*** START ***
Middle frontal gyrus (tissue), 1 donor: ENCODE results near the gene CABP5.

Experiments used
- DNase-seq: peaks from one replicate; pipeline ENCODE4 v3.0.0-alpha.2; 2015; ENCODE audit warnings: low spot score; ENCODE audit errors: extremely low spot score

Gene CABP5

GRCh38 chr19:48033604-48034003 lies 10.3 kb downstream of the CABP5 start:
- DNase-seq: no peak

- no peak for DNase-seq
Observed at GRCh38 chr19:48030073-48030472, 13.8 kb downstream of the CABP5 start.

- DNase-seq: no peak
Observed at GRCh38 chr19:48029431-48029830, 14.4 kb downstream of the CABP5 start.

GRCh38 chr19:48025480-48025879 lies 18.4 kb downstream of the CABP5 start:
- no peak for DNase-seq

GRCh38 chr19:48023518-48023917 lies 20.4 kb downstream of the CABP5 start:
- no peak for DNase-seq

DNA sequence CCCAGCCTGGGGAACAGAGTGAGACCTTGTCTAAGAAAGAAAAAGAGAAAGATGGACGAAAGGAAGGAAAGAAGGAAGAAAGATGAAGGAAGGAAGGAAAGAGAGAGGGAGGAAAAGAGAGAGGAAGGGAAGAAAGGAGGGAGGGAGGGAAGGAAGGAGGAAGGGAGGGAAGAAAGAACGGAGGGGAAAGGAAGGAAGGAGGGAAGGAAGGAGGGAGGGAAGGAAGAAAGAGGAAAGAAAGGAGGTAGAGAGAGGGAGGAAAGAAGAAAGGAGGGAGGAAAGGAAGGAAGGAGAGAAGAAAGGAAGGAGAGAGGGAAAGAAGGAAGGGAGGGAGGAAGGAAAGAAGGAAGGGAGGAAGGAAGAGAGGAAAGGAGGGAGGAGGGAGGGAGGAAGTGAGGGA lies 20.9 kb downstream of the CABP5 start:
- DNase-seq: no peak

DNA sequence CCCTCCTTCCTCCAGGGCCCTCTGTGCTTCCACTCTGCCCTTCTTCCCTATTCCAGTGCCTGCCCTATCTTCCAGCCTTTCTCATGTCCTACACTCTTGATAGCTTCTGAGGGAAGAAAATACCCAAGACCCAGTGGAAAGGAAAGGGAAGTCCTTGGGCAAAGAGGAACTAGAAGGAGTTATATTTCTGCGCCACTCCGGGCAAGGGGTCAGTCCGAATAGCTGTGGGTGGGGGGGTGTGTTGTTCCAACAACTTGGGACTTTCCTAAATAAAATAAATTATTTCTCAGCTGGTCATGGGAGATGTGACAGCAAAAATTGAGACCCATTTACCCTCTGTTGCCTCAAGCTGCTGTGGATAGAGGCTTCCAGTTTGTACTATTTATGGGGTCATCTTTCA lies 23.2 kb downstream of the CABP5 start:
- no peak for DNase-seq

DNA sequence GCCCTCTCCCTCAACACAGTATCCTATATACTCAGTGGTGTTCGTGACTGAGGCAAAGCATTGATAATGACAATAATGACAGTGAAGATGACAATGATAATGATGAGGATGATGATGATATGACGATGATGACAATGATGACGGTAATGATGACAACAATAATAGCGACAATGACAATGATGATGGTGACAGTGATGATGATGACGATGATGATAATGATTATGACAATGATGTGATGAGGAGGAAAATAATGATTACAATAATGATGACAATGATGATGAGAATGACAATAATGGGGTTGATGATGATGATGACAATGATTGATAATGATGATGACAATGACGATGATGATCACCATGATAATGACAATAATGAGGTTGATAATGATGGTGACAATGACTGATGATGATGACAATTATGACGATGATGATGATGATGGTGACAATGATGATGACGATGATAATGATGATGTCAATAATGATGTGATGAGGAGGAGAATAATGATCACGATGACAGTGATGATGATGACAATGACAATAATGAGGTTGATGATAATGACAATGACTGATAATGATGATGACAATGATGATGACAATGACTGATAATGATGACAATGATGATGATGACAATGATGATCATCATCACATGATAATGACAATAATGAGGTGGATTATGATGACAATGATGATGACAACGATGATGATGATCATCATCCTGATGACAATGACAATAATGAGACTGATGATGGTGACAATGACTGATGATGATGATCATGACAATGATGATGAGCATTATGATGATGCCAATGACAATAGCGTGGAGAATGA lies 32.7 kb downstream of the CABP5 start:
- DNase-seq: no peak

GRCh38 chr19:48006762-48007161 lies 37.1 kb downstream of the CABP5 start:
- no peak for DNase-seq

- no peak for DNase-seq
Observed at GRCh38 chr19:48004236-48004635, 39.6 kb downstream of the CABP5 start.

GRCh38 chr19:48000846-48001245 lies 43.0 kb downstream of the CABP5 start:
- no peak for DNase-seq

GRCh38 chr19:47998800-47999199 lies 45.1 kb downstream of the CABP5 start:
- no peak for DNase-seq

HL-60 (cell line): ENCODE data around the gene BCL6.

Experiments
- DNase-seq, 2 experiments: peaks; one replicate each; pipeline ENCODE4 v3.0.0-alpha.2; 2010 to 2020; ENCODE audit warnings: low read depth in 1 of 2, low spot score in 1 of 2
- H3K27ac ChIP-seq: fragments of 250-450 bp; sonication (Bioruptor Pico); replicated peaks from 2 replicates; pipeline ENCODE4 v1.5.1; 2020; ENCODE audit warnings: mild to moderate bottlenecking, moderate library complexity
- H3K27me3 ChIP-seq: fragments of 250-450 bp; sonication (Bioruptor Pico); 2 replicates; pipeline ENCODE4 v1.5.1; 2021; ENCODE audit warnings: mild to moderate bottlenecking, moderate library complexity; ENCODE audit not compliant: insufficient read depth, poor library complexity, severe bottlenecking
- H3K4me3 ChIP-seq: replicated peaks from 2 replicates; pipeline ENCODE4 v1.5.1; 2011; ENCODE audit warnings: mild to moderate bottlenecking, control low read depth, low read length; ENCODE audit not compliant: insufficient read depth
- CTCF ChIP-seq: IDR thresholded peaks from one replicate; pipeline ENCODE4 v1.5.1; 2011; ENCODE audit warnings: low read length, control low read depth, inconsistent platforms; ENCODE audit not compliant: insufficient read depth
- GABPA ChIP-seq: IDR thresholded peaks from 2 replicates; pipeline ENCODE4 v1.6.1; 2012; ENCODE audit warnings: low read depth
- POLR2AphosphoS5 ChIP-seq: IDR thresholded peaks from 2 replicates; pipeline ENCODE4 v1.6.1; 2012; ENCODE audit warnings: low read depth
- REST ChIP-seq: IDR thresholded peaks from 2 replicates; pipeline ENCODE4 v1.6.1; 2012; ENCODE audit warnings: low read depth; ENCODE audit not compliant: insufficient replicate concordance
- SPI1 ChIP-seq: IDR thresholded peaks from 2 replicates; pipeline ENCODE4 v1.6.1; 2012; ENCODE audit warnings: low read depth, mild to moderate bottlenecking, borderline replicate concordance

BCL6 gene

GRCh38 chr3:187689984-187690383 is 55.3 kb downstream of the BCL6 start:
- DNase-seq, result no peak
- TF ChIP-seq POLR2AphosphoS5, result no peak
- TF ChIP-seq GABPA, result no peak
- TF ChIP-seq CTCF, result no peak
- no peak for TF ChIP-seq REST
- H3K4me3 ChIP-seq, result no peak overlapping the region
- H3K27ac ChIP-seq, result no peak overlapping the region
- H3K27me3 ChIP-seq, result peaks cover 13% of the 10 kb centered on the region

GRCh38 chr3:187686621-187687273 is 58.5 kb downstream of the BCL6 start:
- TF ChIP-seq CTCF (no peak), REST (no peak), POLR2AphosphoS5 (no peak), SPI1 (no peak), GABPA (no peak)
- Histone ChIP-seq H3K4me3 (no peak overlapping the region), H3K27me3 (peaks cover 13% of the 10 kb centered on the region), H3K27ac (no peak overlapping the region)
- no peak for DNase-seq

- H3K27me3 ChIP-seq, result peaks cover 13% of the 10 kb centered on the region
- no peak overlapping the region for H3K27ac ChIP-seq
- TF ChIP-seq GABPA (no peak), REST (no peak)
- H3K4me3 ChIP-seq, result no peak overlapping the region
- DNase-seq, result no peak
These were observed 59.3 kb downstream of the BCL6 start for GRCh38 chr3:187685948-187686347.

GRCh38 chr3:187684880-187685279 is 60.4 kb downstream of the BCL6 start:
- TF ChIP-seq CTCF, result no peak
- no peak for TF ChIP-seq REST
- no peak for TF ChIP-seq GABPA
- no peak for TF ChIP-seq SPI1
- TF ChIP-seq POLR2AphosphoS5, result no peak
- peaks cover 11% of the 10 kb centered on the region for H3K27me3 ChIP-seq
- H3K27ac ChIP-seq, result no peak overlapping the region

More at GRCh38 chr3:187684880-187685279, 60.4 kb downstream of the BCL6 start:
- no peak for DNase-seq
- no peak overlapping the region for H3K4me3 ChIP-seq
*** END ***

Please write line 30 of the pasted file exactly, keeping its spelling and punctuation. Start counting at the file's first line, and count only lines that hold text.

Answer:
Experiments